SEC chair Jay Clayton recently said, “every ICO I’ve seen is a security”. If that’s the case, then is every ICO-promoting celebrity an unregistered security promoter?
In the Financial Times today Charles Whitehead, a professor at Cornell Law School, warned all celebrities to be extremely wary of becoming associated with any ICO, no matter how legitimate; assuming that the celebrity was not registered with regulators, they would be acting as an unlicensed promoter of securities.
This is well understood in traditional finance, which is why “at a Goldman Sachs offering, you don’t see Kanye [West].”
SEC Widens its Net
Recently the SEC has started to expand its attention from ICO founders to their celebrity promoters.
Last week it brought criminal charges against the founders of the Centra Tech ICO, alleging that they had spun a “web of lies” about their partnerships and were guilty of “orchestrating a fraudulent initial coin offering.”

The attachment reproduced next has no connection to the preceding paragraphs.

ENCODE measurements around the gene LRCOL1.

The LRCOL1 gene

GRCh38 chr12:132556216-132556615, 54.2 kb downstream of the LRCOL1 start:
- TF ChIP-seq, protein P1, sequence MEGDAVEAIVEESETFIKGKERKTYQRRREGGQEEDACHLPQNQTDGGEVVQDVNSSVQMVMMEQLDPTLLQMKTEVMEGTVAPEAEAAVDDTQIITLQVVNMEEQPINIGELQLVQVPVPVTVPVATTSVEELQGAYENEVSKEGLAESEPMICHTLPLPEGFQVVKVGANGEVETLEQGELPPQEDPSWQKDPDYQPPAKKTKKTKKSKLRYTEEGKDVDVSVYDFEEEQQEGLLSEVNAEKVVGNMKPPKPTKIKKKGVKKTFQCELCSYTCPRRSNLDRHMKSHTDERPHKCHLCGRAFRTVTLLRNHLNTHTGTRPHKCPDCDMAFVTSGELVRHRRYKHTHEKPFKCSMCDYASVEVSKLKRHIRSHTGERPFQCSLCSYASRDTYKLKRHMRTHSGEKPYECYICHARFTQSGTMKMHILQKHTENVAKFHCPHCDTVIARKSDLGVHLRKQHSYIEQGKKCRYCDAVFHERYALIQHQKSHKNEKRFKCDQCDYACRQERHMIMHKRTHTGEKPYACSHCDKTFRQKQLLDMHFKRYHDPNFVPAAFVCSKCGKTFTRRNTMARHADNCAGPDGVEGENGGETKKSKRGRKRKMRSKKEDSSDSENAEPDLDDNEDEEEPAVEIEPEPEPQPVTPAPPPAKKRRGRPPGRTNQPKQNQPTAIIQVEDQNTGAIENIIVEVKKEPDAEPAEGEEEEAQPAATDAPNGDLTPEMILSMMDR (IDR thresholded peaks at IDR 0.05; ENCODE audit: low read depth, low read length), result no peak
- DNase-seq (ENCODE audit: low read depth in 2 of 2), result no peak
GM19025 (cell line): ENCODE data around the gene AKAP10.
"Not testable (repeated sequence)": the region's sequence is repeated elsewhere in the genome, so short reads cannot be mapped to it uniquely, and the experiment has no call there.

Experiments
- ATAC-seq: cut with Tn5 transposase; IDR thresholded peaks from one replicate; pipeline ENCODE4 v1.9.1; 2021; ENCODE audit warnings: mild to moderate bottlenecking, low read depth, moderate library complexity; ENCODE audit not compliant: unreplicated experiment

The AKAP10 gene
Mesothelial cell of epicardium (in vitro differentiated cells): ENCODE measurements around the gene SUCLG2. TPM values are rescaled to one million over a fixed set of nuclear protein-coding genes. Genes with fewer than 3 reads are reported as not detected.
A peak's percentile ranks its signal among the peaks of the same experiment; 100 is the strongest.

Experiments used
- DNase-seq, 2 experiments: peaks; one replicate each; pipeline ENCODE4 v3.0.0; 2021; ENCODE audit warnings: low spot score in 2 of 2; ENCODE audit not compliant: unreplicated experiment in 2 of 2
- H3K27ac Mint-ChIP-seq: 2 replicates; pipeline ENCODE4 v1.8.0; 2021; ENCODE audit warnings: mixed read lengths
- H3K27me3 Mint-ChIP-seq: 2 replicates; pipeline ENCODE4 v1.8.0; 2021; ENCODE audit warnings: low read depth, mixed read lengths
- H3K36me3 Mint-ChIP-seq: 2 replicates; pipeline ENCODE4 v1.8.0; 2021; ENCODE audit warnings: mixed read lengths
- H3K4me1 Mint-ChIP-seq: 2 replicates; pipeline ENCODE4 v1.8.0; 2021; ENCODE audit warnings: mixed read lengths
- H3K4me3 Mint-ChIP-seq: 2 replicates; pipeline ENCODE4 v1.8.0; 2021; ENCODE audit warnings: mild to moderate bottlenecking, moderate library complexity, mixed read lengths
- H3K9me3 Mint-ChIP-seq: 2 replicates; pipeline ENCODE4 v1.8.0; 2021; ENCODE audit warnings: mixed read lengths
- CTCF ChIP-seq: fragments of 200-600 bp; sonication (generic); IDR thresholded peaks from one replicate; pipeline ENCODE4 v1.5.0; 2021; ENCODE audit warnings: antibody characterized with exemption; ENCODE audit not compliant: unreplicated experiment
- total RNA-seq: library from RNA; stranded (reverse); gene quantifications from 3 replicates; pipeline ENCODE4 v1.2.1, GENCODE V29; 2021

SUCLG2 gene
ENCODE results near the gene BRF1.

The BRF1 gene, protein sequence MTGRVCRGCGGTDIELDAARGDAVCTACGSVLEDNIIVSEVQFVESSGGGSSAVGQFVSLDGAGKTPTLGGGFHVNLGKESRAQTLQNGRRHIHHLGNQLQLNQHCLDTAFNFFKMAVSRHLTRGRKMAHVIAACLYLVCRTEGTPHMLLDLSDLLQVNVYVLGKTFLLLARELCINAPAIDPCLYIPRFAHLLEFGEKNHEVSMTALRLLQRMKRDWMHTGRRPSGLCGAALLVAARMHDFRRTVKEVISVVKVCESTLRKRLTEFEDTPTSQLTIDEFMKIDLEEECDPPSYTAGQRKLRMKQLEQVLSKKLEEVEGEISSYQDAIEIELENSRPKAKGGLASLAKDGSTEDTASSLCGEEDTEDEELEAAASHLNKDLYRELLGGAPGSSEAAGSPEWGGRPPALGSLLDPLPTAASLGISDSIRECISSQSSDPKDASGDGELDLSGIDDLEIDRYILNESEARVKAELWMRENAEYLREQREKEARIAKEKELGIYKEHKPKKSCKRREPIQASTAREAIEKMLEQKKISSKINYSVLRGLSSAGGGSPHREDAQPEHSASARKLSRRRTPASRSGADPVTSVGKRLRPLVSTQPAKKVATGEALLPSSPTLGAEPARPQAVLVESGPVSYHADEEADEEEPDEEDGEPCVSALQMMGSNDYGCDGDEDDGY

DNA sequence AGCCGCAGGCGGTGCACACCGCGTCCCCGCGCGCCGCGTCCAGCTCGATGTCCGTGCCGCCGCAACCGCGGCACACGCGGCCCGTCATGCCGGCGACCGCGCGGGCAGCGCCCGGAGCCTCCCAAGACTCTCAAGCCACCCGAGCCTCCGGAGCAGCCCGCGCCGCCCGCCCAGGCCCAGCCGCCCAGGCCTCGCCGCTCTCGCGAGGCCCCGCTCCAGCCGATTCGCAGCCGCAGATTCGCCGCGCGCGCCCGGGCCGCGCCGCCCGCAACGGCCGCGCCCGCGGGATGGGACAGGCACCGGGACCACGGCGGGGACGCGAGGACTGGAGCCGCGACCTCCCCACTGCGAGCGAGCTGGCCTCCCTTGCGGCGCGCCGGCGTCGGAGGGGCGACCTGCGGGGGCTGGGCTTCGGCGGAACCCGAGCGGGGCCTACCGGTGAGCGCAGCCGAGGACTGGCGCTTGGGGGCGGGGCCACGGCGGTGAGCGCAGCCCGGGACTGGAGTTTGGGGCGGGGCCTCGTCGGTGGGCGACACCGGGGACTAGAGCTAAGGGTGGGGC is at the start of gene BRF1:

Of course, this is hardly the first time that the SEC has brought proceedings against an ICO, but it is the first time it has mentioned celebrity involvement – in this case boxer Floyd Mayweather and music producer DJ Khaled, though they were not named in the release.
For Nick Morgan, currently a partner at the Paul Hastings law firm and previously an attorney for the SEC, they are “clearly sending a signal,” and just because the celebrities were not named, “ … there was nothing in there that I think anyone should take comfort from.”
Not only is the door now open for celebrities to find themselves pursued by the SEC, but it also leaves them vulnerable to lawsuits from disgruntled investors complaining that their token was not all it was promised to be.
So it may be that Messi had better hope that the Sirin Labs’ token pans out, lest he find himself on the hook for the $160 million the company raised at ICO – almost two week’s wages for the world’s leading celebrity product endorser who is also known in some quarters for his footballing skills.